BlindBoyGrnt Nullius in verba

    The evolution from In the Court... to Red is amazing. Lots of personnel changes with Fripp masterminding proceedings, but where it really works is in the live material. A lot is available for download at DGMLive.
     
  13. RhythmGJ

    RhythmGJ AK Subscriber Subscriber

    Perhaps your case is slightly overstated Mystic, but yeah, other than "Prog," they are very different. ELP much more classically/technically oriented, KC more concerned with overall sound/impact/texture/mood/message. But I'm guessing the OP meant that the touchstone of Greg Lake gave him a sense of connection to ELP, a band he already knew and liked. Comparisons beyond that definitely lose viability quickly.

    Your Palmer/Bruford comparison does beg the question somewhat though; it would be interesting to hear what BB would have done with the material if there had ever been an "ELB."

    My understanding is that Fripp picked a non-musician to teach bass to from scratch to get what he wanted and wasn't getting from others; a musical Pigmallion, as it were.

    GJ
     
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  14. qdrone

    qdrone Music is my mistress

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    Steven Wilson's re mix of their catalog is impressive. If you delve into buying more vinyl look for the EG Edition imports which are half speed mastered.
    You might want to procure a copy of McDonald and Giles album,I think you will enjoy it. Both artists were members of King Crimson.
    I own this album in which you speak with the booklet and each King Crimson is different in there own way.
    My favorite King Crimson album is Islands.
    The Steven Wilson re mixes have a vast amount of extra tracks worthy of owning.
     
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  15. smokinone

    smokinone Active Member

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    As I delve into the King Crimson a little it appears the band made a lot of changes in Band members over the years. I have RED and will give it another listen, although the condition is also poor. I've just been going through my collection as I acquired an ultrasonic cleaner and cleaning all my previously cleaned records and spot listening.

    I will most likely get another copy of the Young Persons Guide as I liked most of what I heard even as nasty a copy of it that I have is. I will also look into the Court of Crimson recording.

    I am almost thinking that with changes made by the early groups, with band members etc definitely change the sound and musicality to a large degree.

    For example, I like Fleetwood Mac somewhat, but didn't think I would buy records by them...until I heard the Peter Green influence and early recordings. I really like the records of early days with Green and have picked up a couple recently.
     
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  16. qdrone

    qdrone Music is my mistress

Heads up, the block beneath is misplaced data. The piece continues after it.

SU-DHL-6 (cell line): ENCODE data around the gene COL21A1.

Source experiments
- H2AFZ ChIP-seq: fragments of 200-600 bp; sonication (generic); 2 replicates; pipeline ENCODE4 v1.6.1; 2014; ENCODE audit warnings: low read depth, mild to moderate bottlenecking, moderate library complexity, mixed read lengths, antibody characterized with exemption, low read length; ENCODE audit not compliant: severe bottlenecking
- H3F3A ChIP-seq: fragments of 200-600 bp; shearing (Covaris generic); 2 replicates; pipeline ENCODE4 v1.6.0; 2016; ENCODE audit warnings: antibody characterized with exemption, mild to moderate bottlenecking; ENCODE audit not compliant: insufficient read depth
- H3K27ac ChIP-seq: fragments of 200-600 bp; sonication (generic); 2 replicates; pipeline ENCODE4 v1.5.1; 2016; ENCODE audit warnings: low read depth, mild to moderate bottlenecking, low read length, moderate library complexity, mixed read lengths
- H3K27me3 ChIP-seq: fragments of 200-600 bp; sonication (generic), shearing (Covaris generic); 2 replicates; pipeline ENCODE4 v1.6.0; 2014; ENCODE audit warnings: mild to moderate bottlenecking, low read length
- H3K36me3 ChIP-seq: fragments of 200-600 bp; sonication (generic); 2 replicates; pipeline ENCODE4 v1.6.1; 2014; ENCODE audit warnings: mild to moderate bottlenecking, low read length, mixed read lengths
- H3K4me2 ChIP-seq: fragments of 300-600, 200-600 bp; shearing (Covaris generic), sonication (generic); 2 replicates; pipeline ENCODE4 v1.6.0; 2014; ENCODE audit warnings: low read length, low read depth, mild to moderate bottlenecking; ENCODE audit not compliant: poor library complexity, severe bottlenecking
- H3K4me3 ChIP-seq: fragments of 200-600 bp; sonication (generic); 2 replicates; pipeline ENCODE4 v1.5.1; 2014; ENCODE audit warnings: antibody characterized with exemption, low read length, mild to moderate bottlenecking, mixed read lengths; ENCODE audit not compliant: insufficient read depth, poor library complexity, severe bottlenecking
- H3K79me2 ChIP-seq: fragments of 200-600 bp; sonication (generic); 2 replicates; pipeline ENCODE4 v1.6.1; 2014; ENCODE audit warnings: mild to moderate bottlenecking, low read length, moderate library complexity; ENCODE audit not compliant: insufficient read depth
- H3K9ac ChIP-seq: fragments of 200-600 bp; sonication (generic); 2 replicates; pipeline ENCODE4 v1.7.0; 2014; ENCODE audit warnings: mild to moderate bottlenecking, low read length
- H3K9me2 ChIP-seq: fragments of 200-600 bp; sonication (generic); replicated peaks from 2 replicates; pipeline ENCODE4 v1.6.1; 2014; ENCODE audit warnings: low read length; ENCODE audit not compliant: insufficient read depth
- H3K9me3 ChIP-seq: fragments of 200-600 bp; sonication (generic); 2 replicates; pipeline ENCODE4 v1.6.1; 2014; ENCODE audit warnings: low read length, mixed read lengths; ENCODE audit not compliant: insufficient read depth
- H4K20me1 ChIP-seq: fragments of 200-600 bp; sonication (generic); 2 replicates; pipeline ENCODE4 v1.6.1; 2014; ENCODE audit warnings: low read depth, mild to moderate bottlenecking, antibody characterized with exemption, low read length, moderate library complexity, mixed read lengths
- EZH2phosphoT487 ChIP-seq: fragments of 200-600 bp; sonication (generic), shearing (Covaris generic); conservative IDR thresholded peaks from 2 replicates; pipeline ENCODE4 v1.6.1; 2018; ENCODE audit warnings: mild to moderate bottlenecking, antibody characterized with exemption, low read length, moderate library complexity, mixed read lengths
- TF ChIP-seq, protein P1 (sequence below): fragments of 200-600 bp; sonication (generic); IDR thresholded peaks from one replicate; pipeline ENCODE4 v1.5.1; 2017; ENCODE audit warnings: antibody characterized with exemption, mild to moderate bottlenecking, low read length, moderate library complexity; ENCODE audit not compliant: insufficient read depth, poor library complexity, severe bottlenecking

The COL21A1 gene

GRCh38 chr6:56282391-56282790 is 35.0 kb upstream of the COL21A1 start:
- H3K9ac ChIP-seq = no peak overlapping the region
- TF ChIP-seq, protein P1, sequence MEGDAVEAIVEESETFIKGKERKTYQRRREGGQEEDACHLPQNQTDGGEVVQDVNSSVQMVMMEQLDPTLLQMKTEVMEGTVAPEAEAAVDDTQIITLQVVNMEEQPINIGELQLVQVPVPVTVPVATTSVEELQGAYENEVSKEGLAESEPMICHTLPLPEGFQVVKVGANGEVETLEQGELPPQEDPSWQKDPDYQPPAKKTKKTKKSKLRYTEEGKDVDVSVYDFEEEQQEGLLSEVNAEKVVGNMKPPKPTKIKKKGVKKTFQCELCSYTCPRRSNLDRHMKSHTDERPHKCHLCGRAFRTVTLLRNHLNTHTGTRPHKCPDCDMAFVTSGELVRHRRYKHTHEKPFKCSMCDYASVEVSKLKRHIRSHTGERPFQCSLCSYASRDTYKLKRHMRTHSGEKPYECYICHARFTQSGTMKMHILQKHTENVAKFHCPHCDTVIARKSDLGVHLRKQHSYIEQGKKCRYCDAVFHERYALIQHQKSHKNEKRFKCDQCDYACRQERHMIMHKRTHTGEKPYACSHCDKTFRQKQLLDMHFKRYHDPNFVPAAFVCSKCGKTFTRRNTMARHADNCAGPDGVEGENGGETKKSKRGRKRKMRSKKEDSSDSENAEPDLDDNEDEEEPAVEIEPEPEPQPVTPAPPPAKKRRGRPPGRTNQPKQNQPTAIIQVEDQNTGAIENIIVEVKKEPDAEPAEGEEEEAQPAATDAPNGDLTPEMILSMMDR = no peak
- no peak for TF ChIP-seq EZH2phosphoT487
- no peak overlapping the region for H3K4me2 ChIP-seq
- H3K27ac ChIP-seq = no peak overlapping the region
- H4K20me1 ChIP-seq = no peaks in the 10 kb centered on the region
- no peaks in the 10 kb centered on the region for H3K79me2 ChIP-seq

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    King Crimson is and has always been a vehicle for Robert Fripp,where he went his bandmates followed or were replaced. Some who were replaced had their own thing to do but Fripp wanted musicians on board who had a feel for each phase he was exploring.
     
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  17. RhythmGJ

    RhythmGJ AK Subscriber Subscriber

    "Adapt and overcome."

    The whole Discipline era drum sound/rhythm section approach came about because Fripp felt that "cymbals took away all of my accents."

    GJ
     
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  18. sKiZo

    sKiZo Hates received: 8642 Subscriber

    Point of order - King Crimson predates ELP, so if anything, ELP was King Crimson-ish ... ;-}
     
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  19. AdamAnt316

    AdamAnt316 Collector of heavy things Subscriber

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    Pretty much the only thing early KC and ELP shared was Greg Lake on bass and vocals for most of the first two albums. Lake left after "In the Wake of Poseidon", the first of many major lineup changes for King Crimson. About the closest ELP ever got to KC-ish music was probably some of the heavier tracks on their first album, like "The Barbarian" or "Knife-Edge".

    I myself have been enjoying KC's albums for many years now. My particular favorites are In The Court... and Red, though I have all seven of their first studio albums on vinyl, plus Discipline and Three Of A Perfect Pair. 21st Century Schizoid Man (WHY was it left off of the Young Person's Guide??!?!?! :dunno:) has to be one of the finest debut album openers ever, setting out their stall with aplomb, and ending with what I refer to as the sound of a jazz quartet falling down a flight of stairs. I mean that as a compliment, mind you.......... :music:
    -Adam
     
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  20. maxhifi

    maxhifi AK Subscriber Subscriber

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    I saw them in San Francisco in 2014, their current (as of then) incarnation sounded incredible. I have most of their albums, it's really enjoyable stuff.